For business owners, a good translator helps. For the Chang family, that’s typically Lydia. Fluent in English, Mandarin and the Wuhanese dialect, Lydia has helped communicate a unified voice across the family’s restaurant group, which includes concepts in Maryland, Virginia and Connecticut.
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“Lydia’s family has been really great at marketing themselves and marketing Peter,” said Chu, calling the Changs savvy restaurateurs. He added: “They’re also super talented.”
A master chef in her own right, Lisa Chang is behind some of the favorite dishes at the family’s restaurant group, including the scallion bubble pancakes and dim sum dishes. “Anything that has to do with dough is her work,” said Lydia.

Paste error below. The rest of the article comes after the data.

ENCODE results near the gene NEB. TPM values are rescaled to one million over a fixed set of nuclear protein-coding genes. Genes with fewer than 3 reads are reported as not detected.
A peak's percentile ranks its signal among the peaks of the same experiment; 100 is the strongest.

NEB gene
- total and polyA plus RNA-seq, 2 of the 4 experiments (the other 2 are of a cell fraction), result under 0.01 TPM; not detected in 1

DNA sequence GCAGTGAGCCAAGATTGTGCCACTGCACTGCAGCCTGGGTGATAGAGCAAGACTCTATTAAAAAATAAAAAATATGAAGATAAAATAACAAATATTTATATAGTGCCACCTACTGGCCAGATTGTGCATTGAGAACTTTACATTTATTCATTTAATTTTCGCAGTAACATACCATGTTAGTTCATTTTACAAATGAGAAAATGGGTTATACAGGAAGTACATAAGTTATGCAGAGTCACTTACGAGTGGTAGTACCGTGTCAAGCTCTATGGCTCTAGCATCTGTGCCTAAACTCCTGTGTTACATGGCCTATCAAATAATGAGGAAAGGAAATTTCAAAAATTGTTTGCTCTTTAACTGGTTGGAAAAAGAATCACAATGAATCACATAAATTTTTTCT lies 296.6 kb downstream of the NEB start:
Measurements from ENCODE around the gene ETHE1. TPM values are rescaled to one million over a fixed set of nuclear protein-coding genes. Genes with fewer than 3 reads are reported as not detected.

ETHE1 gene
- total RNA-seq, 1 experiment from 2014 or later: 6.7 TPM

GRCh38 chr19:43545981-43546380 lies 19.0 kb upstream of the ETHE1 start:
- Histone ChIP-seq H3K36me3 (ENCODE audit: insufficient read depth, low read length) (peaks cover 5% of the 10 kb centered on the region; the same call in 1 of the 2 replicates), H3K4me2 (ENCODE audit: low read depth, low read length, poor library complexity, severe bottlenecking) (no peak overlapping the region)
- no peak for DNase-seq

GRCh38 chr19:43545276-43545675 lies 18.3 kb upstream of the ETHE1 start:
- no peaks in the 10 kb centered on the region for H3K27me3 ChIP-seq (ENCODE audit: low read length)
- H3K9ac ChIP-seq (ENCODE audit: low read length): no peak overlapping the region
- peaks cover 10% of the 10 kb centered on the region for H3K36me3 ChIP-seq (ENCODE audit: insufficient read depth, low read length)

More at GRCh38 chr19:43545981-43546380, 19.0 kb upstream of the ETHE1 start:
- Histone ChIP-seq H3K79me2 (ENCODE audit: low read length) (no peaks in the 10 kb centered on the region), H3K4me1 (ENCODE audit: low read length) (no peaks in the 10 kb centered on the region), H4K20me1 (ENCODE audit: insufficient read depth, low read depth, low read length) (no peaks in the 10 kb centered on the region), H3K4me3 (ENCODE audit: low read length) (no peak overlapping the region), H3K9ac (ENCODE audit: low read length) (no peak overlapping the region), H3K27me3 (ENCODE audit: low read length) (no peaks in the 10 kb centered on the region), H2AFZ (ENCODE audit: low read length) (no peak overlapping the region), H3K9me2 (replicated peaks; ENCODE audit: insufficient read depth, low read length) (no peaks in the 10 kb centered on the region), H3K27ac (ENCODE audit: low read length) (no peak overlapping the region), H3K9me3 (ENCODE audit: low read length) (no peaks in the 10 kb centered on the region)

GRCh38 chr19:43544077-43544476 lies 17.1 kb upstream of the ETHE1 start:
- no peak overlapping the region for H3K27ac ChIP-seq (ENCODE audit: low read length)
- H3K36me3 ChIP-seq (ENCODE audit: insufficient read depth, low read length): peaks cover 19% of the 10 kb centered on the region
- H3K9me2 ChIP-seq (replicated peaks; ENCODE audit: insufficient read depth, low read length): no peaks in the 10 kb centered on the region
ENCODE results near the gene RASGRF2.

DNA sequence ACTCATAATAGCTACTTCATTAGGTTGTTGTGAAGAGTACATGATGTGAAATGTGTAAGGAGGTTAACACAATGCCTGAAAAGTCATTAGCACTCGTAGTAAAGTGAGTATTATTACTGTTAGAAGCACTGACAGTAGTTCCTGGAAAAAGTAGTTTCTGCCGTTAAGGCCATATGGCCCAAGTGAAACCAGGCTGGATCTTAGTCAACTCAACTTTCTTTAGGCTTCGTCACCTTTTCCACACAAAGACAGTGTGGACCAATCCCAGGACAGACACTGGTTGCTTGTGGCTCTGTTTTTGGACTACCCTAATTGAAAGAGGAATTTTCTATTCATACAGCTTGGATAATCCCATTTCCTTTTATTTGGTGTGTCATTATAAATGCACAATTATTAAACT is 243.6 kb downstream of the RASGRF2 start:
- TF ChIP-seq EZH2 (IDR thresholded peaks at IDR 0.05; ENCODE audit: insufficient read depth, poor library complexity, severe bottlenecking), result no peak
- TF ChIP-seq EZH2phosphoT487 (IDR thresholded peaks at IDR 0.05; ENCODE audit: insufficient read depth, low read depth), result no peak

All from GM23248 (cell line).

Dunlop notes that while Chang has a grounding in the classics of Sichuan cuisine, he isn’t trapped by tradition, choosing instead to innovate and grow as the world around him changes.
During the coronavirus pandemic lockdown in the U.S., Chang was introduced by a friend to an Amish community in the Finger Lakes region of New York. He began sourcing Amish-raised chickens and other produce for his restaurants. Customers “can really taste the difference in the ingredients,” Lydia said.
Chang said he’s fascinated by exploring the different possibilities of basic ingredients, such as how to make dozens of different items from a single cabbage. “There is a Chinese way of saying it. It’s called, ‘Using a dot to explore different angles.’”
With that, Chang charges back into the kitchen to prepare a plate of braised chicken, and another of tofu skin salad seasoned with Sichuan peppercorns, a signature of the region. Called mala in Chinese, they offer a tingling, numbing sensation unlike anything else. No wonder his followers were hooked.
Words can only go so far. At the end of the day, Chang’s first language is food.